# Fürstenberg’s proof of the infinitude of primes

Fürstenberg’s proof ([1], [2]) that there are infinitely many primes is an amusing and beautiful blend of elementary number theory and point-set topology.

Consider the arithmetic progression topology on the positive integers, where a basis of open sets is given by subsets of the form $U_{a,b}=\{n\in\mathbb{Z}^{+}|n\equiv b\mod a\}$. Arithmetic progressions themselves are by definition open, and in fact clopen, since

 $\displaystyle U_{a,b}^{c}=\bigcup_{c\neq b}U_{a,c}$

where the union is taken over a set of distinct residue classes modulo $a$. Hence the complement of $U_{a,b}$ is a union of open sets and so is open, so $U_{a,b}$ itself is closed (and hence clopen).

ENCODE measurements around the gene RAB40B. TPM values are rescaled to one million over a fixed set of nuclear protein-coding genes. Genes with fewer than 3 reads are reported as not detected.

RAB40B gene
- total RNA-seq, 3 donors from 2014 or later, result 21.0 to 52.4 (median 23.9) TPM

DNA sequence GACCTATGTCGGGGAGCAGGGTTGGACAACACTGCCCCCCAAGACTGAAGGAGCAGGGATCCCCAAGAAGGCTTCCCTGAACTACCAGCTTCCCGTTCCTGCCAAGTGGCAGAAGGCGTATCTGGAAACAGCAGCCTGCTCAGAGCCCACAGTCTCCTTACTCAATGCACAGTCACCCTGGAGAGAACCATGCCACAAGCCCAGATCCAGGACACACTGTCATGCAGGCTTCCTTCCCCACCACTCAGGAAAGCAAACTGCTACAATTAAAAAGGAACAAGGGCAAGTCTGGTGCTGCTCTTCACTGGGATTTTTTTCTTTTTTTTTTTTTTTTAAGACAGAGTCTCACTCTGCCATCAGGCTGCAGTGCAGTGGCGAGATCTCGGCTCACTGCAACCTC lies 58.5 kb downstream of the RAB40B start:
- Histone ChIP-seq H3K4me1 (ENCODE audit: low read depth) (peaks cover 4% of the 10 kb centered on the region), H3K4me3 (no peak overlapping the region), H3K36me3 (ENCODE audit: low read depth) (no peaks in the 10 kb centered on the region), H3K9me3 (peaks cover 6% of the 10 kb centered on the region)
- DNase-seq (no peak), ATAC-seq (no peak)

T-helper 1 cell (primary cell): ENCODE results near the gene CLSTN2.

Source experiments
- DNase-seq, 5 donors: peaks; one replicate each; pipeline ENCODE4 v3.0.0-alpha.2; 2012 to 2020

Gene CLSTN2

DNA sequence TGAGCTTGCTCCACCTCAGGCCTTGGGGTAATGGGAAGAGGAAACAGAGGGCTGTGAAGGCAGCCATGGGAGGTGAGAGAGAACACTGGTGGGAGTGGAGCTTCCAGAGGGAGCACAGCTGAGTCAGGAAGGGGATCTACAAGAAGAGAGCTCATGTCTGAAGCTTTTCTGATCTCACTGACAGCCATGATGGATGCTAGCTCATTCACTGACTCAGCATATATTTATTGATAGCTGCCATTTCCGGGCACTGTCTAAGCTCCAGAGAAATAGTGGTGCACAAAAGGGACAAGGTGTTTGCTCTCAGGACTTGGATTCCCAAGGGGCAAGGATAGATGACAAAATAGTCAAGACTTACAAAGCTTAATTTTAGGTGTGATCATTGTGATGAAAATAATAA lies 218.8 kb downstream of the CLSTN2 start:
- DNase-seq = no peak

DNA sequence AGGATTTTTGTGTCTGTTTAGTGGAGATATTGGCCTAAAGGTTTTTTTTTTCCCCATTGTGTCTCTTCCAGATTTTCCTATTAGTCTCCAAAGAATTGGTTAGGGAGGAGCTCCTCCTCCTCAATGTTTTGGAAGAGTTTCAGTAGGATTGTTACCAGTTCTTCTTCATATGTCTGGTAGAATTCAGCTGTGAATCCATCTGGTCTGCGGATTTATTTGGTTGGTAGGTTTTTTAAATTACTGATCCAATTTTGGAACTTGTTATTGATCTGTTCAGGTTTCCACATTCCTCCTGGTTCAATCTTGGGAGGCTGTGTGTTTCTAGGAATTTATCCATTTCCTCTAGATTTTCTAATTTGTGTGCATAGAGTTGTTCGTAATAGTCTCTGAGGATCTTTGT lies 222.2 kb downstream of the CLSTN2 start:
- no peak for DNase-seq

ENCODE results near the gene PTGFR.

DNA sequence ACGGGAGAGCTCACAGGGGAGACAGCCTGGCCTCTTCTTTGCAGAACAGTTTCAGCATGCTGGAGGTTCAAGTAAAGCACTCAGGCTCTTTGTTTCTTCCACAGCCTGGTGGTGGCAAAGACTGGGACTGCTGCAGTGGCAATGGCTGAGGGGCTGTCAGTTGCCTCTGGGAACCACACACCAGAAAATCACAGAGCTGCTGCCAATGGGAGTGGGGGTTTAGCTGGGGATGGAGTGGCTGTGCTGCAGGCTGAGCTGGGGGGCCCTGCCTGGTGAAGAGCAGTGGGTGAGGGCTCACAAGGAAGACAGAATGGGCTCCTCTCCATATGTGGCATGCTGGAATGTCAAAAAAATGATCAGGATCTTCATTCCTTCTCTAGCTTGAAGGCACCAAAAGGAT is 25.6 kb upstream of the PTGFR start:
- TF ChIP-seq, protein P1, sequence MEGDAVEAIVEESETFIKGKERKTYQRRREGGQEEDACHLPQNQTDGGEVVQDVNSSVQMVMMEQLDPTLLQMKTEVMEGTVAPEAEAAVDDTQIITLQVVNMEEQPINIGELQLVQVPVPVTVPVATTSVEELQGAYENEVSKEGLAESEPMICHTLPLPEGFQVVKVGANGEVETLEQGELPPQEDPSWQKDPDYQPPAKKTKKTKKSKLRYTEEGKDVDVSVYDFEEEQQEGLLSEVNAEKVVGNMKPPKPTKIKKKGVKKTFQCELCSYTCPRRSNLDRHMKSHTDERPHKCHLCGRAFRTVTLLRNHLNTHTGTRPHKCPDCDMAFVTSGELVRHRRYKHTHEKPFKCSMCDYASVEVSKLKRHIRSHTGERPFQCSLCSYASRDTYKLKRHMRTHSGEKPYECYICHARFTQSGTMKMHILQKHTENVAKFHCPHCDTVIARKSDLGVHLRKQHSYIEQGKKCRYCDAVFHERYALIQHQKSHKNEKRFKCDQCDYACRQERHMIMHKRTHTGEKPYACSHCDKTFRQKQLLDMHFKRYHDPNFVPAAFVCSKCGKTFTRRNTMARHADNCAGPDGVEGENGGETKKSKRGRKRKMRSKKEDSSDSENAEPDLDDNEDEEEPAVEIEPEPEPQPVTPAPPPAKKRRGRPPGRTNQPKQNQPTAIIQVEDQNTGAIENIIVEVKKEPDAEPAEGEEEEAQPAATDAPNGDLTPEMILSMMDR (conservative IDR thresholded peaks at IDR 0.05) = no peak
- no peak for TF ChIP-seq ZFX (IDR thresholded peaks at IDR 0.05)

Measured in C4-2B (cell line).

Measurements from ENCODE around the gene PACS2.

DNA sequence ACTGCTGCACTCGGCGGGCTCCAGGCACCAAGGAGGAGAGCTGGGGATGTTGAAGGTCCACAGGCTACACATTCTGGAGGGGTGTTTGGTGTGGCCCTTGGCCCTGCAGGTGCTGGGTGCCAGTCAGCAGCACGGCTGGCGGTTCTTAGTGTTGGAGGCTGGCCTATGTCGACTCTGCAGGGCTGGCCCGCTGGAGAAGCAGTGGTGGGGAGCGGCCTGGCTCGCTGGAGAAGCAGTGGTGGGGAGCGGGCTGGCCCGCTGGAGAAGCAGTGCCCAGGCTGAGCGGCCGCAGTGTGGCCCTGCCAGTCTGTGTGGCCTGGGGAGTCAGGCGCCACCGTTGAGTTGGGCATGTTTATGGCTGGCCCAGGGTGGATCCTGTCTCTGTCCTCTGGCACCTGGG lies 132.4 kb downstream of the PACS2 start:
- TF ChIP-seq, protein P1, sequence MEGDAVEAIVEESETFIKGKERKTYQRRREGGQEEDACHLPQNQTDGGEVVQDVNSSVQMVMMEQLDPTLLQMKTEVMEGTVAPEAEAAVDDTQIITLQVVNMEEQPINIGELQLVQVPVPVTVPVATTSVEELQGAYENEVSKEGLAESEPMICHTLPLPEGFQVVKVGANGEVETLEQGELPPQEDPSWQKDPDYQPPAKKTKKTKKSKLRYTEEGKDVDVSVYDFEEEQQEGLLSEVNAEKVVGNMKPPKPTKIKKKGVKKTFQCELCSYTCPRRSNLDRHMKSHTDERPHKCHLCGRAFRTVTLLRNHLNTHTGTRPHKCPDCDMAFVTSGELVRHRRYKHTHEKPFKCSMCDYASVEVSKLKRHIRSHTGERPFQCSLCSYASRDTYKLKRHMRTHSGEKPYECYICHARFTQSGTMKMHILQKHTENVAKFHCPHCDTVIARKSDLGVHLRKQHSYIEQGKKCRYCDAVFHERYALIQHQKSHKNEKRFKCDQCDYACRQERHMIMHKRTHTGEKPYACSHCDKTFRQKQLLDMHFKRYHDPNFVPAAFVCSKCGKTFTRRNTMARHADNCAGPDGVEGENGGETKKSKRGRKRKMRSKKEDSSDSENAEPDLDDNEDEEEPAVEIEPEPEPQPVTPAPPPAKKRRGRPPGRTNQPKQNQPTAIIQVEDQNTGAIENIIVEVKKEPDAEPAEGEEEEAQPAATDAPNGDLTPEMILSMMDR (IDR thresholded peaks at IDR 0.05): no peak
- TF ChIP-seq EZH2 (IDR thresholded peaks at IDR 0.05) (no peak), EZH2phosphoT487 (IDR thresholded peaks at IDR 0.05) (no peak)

Consider the set $U=\cup_{p}U_{p,0}$, where the union runs over all primes $p$. Then the complement of $U$ in $\mathbb{Z}^{+}$ is the single element $\{1\}$, which is clearly not an open set (every open set is infinite in this topology). Thus $U$ is not closed, but since we have written $U$ as a union of closed sets and a union of closed sets is again closed, this implies that there must be infinitely many terms appearing in that union, i.e. that there must be infinitely many distinct primes.

## References

• 1 Furstenberg, Harry, On the infinitude of primes, American Mathematical Monthly, Vol. 62, 1955, p. 353.
• 2 Ribenboim, Paulo. The New Book of Prime Number Records. Springer, 1996. p. 10
Title Fürstenberg’s proof of the infinitude of primes FurstenbergsProofOfTheInfinitudeOfPrimes 2013-03-22 14:42:10 2013-03-22 14:42:10 mathcam (2727) mathcam (2727) 8 mathcam (2727) Proof msc 11A41 HausdorffSpaceNotCompletelyHausdorff